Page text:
Associate Professor Lihai Zhang is an expert in porous media mechanics and engineering reliability. By leading an Infrastructure Asset Protection & Management research group at The University of Melbourne, his research work mainly focuses on the reliability-based life-cycle assessment of built infrastructure, building cladding subject to hailstorm impact, corrosion of concrete in the marine environment, and structural health monitoring using non-destructive field testing methodology and unmanned vehicles (UV). His damage propagation expertise can be coupled as a natural extension to damage identification methodologies of KU Leuven to result in a holistic scheme for estimating the Remaining Useful Life (RUL) for a structural component. Associate Professor Zhang will provide training elements to No2Failure related to Damage initiation and propagation under defined loading envelopes in composite structures and) Acquiring monitoring data through non-permanently attached sensors and through unmanned vehicles (UVs).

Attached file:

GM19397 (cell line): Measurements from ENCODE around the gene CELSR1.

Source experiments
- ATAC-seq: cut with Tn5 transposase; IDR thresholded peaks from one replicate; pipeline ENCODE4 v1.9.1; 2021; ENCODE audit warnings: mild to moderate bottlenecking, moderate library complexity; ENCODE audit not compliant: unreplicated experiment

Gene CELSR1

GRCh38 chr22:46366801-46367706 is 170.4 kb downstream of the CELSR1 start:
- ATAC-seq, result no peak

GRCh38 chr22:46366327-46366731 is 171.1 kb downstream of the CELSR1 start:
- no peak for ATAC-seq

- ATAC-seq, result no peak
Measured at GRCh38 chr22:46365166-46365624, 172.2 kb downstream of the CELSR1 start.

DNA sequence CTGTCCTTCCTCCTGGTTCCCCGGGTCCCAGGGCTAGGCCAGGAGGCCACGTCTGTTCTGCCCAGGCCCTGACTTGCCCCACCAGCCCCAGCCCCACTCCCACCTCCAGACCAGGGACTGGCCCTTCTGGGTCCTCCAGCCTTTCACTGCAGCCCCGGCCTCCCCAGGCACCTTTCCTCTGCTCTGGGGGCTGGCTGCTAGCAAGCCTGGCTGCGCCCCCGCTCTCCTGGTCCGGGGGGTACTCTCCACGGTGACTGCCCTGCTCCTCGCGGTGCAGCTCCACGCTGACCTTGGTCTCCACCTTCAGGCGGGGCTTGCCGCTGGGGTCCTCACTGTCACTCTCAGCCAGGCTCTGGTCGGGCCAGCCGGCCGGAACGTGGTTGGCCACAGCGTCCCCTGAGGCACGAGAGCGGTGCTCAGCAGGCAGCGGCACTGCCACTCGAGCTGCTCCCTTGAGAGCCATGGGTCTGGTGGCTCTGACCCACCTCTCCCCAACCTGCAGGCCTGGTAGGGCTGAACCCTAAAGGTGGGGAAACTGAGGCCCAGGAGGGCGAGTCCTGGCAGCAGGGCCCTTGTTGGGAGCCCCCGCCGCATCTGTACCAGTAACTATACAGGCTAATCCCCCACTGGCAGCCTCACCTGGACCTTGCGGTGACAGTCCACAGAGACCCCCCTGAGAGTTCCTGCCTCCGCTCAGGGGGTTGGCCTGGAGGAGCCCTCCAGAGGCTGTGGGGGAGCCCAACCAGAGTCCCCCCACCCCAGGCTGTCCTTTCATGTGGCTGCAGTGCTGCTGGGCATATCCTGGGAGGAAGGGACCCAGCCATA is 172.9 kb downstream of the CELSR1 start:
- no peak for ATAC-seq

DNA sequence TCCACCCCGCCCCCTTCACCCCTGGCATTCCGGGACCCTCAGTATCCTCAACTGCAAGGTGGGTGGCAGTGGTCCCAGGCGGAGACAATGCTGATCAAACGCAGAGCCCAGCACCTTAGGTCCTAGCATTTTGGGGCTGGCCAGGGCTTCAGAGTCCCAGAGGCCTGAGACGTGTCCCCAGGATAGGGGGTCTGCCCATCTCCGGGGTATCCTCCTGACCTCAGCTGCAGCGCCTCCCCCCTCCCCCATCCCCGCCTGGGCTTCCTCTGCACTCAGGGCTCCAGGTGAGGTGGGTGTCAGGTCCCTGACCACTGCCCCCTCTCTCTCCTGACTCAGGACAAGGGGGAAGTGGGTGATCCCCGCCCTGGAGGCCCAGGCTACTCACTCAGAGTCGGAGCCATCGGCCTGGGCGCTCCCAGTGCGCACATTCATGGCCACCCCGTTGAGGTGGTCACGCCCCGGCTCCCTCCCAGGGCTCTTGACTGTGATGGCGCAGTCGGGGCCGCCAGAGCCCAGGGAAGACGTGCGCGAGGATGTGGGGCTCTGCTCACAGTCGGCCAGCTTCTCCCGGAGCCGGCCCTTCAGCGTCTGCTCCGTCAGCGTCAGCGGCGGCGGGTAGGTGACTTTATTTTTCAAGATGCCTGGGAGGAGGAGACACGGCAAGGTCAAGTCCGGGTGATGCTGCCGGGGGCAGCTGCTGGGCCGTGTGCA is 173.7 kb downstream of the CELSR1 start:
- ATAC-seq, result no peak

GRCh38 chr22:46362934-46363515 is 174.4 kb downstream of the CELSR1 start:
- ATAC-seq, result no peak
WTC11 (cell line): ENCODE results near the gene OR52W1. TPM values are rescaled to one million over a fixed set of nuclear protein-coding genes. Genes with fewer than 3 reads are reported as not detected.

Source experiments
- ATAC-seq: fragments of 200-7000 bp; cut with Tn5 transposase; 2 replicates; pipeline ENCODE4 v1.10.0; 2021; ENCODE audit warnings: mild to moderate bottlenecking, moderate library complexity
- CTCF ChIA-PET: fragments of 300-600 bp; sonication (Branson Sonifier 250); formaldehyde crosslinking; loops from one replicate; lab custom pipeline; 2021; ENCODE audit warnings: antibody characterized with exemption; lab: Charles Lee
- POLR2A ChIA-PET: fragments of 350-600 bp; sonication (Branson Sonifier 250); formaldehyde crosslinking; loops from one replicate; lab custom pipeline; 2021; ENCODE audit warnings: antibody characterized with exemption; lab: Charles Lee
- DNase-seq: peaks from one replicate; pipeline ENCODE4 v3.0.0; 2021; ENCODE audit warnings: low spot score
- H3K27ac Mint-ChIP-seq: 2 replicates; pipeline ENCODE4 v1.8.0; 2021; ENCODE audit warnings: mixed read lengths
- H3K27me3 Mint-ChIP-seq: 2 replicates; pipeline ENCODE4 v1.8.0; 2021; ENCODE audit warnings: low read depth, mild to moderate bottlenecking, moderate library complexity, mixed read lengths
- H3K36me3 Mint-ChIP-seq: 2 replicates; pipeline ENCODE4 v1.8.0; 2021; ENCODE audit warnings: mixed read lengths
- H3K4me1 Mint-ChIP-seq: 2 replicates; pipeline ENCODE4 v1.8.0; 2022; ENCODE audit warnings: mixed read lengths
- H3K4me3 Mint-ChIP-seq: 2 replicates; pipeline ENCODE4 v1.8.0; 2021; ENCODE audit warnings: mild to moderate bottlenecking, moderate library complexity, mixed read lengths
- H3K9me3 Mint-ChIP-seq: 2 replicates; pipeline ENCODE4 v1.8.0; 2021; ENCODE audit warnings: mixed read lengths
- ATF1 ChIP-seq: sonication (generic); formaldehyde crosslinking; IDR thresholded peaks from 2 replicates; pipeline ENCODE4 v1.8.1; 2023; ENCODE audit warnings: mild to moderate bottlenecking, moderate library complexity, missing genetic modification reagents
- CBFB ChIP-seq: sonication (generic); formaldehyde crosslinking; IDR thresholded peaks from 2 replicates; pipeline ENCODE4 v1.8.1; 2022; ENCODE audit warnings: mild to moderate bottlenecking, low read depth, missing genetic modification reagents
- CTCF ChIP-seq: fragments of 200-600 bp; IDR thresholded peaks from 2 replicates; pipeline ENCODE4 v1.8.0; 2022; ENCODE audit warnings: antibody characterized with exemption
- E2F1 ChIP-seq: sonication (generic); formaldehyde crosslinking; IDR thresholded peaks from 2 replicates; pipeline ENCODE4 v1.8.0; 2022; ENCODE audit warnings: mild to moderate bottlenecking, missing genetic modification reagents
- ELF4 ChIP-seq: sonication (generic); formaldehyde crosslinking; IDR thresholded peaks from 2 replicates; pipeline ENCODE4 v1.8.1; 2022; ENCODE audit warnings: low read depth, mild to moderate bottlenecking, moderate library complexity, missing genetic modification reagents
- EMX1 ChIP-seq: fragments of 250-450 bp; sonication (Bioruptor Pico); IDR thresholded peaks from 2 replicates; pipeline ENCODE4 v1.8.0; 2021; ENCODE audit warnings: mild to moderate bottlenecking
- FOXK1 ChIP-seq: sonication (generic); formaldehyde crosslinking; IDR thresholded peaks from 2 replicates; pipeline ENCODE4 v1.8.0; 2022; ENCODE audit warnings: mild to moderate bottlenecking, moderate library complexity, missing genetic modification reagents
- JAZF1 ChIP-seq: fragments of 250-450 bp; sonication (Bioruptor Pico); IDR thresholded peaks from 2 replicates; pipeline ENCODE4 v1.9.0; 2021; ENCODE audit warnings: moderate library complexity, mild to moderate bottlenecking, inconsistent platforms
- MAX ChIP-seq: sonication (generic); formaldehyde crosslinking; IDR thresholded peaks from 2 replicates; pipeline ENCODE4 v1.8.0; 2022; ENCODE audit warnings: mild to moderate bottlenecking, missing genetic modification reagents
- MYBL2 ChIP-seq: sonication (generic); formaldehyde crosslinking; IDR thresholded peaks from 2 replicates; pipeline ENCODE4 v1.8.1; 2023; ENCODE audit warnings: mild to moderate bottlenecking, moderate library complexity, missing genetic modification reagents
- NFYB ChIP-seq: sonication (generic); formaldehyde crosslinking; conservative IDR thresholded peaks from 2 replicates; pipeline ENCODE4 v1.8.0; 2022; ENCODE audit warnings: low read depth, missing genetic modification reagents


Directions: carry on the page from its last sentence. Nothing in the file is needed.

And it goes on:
This PhD project will be based at the University of Melbourne with a minimum 12-month stay at the KU Leuven.
The candidate will be enrolled in the PhD program at the Department of Infrastructure Engineering at the University of Melbourne and in the PhD program at the Faculty of Engineering Technology at KU Leuven.
Applications for this project are no longer being accepted
First published on 7 February 2022.
Share this article
How to apply
Apply for a joint PhD with the KU Leuven - Melbourne Joint PhD.
Discover what researchers from the KU Leuven - Melbourne Joint PhD are working on right now.
Your study experience
Discover what it's like to be a graduate researcher. Find out about University life, support services, and opportunities for skills development.
Find a supervisor or research project
Discover how to find a supervisor and learn how they can support your graduate research, or search available research projects.